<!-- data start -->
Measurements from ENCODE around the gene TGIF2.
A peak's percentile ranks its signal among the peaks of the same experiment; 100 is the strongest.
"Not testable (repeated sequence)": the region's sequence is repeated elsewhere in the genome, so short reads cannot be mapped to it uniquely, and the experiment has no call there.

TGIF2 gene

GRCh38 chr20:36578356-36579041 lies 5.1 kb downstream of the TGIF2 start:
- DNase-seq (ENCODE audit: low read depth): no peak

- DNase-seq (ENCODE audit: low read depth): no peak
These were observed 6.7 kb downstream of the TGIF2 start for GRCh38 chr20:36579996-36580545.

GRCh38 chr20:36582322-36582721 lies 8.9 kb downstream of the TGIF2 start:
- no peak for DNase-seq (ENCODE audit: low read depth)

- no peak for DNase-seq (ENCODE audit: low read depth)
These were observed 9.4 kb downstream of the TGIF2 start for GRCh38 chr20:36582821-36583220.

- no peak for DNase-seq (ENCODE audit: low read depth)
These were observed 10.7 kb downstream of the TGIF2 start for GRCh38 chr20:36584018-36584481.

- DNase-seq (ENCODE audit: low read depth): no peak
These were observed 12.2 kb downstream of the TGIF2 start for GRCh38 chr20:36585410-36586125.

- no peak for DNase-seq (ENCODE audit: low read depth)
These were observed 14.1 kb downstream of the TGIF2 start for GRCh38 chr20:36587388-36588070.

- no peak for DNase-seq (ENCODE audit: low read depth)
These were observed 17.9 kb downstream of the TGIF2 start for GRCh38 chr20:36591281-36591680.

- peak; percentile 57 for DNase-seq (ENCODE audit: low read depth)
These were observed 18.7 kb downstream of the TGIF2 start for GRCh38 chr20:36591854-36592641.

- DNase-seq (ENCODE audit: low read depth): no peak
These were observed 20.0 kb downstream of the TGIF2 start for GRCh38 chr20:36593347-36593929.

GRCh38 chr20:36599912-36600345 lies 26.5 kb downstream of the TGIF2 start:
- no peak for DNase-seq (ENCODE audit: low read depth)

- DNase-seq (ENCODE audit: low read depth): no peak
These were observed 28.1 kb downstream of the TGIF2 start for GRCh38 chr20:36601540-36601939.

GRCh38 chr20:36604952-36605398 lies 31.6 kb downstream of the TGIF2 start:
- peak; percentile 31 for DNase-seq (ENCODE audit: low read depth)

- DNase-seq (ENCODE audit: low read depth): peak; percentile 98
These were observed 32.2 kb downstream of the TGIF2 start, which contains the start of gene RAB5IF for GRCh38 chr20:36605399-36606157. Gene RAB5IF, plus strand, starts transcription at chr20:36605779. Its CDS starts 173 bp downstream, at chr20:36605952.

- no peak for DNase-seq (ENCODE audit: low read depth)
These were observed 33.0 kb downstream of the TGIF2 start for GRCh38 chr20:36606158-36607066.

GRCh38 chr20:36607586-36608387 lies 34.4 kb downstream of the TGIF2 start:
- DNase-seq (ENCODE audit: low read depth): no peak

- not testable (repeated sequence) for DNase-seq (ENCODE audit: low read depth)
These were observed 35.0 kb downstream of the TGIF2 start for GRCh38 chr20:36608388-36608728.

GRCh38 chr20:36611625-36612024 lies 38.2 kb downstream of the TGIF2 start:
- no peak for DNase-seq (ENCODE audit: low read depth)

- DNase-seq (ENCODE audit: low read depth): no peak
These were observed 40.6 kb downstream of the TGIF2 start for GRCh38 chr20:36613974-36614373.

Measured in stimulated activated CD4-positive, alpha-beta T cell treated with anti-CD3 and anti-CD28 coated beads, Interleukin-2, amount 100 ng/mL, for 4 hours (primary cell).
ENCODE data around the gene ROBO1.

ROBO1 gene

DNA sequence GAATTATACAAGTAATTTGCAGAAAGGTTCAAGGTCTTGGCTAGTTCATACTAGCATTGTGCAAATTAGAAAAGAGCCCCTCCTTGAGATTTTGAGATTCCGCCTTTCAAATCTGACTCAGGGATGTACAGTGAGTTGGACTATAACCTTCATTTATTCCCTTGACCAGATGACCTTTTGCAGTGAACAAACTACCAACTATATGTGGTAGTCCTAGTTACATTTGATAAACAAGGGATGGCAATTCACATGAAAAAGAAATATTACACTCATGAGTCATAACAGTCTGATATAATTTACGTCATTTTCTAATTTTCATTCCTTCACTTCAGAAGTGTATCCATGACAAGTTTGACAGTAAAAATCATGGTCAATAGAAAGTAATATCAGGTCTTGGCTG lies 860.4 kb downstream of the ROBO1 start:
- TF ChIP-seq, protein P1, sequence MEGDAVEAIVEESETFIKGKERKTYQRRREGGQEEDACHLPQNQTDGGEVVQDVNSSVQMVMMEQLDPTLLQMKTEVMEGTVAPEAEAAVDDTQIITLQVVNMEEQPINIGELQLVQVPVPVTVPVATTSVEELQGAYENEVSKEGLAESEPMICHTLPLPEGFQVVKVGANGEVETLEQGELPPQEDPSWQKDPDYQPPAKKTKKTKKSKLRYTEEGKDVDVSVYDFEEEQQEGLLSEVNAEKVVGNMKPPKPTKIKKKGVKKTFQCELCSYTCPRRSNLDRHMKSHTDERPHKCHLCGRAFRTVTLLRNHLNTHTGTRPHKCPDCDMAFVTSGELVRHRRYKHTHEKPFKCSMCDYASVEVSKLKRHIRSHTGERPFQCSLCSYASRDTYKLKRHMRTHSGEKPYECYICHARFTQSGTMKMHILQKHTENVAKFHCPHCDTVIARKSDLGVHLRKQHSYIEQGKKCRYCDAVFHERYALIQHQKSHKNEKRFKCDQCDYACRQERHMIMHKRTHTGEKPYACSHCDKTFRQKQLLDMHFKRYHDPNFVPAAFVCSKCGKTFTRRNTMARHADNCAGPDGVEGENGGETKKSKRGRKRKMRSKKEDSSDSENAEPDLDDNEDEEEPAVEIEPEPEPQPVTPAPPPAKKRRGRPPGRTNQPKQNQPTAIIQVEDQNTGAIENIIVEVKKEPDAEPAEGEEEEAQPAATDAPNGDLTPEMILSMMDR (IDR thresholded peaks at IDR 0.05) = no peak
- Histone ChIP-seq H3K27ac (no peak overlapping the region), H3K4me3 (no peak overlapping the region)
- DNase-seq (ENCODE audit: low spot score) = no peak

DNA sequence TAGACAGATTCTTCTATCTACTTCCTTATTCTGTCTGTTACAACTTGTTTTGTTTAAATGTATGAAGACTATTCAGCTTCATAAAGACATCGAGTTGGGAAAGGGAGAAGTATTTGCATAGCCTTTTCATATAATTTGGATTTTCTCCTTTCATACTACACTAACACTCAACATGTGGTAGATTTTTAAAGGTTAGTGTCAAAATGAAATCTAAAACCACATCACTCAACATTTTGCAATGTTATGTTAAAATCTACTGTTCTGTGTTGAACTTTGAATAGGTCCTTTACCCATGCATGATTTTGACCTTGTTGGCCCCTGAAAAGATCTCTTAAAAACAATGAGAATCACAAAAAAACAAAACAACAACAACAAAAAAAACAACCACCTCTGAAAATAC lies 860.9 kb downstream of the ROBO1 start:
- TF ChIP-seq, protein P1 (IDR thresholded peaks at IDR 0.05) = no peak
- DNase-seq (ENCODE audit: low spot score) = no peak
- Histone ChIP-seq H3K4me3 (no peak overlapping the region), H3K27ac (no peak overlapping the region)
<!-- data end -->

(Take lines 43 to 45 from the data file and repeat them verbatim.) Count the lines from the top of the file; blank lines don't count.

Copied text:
Measured in stimulated activated CD4-positive, alpha-beta T cell treated with anti-CD3 and anti-CD28 coated beads, Interleukin-2, amount 100 ng/mL, for 4 hours (primary cell).
ENCODE data around the gene ROBO1.

ROBO1 gene